At least two therapists linked to U.S. religious groups are telling people in Costa Rica that homosexuality is “wrong,” an investigation published Wednesday has found.
Undercover reporters with openDemocracy, a U.K.-based global media platform covering world affairs, ideas and culture, reached out to groups who claimed they could help them overcome their sexual orientation.
After setting up consultations with professionals who claimed they could offer LGBTQ “conversion” therapy, the reporters were told that only heterosexual relations were right, and that having LGBTQ feelings was wrong.
So-called “conversion” therapy is the widely debunked — and potentially dangerous — practice of attempting to change a person’s sexual orientation or gender identity.
In the U.S. the practice is opposed by prominent professional medical associations including the American Medical Association, the American Psychological Association, as well as the American Academy of Pediatrics.
The Pan-American Health Organization considers it “ineffective” and “harmful,” and it has been condemned by Costa Rica’s official associations of psychologists and psychiatrists, according to openDemocracy.
Reporters reached out to two therapists. One was connected to Focus on the Family, a fundamentalist Christian organization founded in 1977 by the ultraconservative psychologist James Dobson.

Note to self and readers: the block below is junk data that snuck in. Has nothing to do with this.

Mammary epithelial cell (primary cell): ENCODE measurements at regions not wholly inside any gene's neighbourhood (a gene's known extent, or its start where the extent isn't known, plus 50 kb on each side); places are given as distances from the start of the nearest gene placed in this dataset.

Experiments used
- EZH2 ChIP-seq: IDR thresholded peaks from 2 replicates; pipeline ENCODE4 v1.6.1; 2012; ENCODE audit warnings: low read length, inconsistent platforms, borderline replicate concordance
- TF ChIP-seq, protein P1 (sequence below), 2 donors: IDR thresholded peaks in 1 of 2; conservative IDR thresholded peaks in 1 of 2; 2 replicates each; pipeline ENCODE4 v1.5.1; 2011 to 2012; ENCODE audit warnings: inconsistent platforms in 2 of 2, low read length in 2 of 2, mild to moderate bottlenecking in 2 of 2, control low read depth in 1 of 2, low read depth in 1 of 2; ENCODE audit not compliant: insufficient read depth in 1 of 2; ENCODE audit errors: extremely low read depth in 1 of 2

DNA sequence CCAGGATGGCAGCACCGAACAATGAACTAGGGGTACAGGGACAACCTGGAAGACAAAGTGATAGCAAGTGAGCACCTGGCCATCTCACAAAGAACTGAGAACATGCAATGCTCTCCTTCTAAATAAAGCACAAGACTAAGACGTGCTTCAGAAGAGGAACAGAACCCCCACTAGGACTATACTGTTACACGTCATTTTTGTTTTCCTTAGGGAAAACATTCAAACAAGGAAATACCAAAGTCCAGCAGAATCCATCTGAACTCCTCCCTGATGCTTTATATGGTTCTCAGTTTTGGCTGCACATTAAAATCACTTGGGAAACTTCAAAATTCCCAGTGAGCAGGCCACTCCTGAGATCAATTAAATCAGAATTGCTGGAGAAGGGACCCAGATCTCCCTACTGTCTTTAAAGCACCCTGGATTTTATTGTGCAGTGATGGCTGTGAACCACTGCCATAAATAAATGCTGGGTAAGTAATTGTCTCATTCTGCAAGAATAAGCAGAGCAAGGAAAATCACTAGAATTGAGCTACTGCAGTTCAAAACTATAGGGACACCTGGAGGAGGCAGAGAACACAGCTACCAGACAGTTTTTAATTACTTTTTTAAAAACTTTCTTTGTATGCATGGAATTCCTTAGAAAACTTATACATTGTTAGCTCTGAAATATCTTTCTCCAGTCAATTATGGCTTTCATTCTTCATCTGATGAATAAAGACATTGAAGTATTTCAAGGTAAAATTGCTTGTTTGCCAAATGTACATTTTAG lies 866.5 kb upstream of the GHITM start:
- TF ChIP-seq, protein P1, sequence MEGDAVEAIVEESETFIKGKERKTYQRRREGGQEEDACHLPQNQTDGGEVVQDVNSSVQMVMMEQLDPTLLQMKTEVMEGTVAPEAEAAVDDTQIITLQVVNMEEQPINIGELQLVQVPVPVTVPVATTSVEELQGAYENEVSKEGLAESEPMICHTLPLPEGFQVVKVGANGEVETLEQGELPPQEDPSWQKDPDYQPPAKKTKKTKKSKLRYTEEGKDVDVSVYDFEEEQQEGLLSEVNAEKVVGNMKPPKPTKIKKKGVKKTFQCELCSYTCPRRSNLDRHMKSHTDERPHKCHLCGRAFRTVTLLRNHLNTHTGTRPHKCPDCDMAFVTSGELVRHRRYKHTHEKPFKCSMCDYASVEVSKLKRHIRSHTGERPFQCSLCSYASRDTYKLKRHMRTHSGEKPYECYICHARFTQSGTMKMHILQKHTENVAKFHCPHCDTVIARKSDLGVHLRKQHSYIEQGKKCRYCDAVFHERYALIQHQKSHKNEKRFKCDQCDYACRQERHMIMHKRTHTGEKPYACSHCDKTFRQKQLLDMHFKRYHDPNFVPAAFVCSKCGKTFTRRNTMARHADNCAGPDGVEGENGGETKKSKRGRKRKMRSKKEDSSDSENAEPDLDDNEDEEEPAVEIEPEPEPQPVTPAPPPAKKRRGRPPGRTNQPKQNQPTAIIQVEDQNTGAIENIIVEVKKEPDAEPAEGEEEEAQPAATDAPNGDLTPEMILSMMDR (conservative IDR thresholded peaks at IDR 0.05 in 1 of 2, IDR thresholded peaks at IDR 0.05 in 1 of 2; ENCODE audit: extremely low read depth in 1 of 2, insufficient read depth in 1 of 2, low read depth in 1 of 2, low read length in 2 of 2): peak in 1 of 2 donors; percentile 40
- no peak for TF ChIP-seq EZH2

The other was linked to Exodus Global Alliance, a fundamentalist Christian umbrella organization that seeks to advocate “ex-gay” movements. It was formed after the dissolution of Exodus International in 2013, the highly controversial organization featured in Netflix’s documentary “Pray Away.”
One reporter scheduled an online session with Enfoque a la Familia, the Costa Rican arm of Focus on the Family. She paid for her session in dollars and spoke with a psychologist who was listed on the site, posing as a married woman who had been involved in a lesbian extramarital relationship.
“Today is the day to put on the table what is wrong. You said ... that you have principles and values ... and your little heart is beating in panic,” the therapist told her.
“God created man and woman ... our perfect match, and he’s perfect and marvelous. This (homosexuality) is learned, is something developed on the road,” she said. “I’m sure now that ... you want to cast out of your mind this new taste for women,” the therapist added.
Another undercover reporter reached out to Exodus Latinaomérica and was referred to a local religious group, Metanoia Ministry.
In a phone call with Metanoia, for which he paid in cash, the therapist told him: “I serve God first. I’m not treating homosexuality as common people do ... God says this is a sin, so we treat it as a sin.”
She added, “nobody is born homosexual, because only a sadistic God would forbid this sin in the Bible and, at the same time, create you like that.”
Both therapists are licensed by Costa Rica’s psychologists’ association, according to the report.
A spokesperson for the association, Paola Vargas, told openDemocracy that mental health care should be based on “respect for human rights and human dignity.”
The organization added that it would look into the report findings and decide whether it would open a formal investigation.